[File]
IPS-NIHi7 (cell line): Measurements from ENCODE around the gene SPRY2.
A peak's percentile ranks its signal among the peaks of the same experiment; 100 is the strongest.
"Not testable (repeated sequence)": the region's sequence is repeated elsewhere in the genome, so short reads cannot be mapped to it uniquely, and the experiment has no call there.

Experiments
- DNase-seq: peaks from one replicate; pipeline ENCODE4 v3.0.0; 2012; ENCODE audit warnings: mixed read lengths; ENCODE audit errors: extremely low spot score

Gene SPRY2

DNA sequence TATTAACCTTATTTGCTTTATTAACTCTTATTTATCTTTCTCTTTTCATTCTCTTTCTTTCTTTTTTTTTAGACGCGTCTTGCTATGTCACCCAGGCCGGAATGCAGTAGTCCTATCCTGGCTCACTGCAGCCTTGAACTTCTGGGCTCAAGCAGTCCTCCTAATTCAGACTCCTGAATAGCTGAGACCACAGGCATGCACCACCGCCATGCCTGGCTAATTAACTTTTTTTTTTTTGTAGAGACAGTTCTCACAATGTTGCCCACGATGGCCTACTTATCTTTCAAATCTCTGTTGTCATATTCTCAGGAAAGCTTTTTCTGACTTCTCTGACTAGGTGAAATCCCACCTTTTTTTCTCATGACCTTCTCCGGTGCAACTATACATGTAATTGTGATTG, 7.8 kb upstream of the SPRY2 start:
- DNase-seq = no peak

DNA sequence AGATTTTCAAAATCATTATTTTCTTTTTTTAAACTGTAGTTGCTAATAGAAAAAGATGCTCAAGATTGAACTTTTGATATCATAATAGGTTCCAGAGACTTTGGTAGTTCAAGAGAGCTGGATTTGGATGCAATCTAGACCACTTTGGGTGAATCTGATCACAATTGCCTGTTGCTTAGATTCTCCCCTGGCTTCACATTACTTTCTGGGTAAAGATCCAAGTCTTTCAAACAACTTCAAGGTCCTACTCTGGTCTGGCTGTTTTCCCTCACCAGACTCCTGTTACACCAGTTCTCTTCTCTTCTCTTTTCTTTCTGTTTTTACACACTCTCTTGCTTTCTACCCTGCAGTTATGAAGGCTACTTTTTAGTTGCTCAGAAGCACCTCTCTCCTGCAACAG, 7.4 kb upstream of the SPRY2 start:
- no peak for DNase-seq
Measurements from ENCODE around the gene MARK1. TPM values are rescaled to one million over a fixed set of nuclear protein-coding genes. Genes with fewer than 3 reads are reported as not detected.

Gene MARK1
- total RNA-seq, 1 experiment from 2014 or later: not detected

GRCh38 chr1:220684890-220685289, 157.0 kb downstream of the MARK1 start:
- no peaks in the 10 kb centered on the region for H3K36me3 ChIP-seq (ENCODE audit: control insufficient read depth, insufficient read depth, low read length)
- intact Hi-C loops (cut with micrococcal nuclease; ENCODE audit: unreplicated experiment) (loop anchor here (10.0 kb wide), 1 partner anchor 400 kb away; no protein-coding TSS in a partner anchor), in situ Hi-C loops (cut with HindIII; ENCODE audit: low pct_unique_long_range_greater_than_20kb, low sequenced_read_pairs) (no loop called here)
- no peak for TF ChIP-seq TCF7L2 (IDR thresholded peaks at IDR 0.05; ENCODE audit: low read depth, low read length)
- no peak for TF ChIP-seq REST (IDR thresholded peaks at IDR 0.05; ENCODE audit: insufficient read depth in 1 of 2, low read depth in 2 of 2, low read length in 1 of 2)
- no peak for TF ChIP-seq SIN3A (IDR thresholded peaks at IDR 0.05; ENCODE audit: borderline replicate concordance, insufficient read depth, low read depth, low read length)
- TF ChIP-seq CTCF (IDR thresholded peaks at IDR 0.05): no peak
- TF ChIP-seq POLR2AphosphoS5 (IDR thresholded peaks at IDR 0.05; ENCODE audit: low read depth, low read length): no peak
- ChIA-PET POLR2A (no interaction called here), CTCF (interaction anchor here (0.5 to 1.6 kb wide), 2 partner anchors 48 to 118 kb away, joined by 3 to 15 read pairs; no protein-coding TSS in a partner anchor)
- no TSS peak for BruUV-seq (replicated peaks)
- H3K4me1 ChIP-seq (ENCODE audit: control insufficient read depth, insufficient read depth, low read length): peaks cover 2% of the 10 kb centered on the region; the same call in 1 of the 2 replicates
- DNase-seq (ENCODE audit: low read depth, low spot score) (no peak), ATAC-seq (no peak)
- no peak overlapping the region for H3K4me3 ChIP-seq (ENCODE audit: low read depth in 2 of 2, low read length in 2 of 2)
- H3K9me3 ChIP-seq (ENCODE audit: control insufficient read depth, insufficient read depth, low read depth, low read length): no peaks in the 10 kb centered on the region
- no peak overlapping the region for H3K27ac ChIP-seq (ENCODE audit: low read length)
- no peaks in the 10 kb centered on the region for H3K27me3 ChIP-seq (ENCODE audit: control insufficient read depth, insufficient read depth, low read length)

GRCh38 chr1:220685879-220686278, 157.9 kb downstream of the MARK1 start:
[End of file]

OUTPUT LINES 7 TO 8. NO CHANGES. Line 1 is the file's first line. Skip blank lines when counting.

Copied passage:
DNA sequence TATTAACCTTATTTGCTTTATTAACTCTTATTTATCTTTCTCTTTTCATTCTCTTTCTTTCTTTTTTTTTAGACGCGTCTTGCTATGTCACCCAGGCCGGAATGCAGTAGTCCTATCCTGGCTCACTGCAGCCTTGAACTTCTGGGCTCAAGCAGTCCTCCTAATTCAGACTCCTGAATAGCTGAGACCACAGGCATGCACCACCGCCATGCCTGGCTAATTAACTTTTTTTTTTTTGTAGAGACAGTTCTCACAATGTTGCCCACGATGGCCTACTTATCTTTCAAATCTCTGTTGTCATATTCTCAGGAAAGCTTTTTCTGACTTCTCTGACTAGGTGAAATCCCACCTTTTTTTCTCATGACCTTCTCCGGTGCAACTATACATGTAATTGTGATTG, 7.8 kb upstream of the SPRY2 start:
- DNase-seq = no peak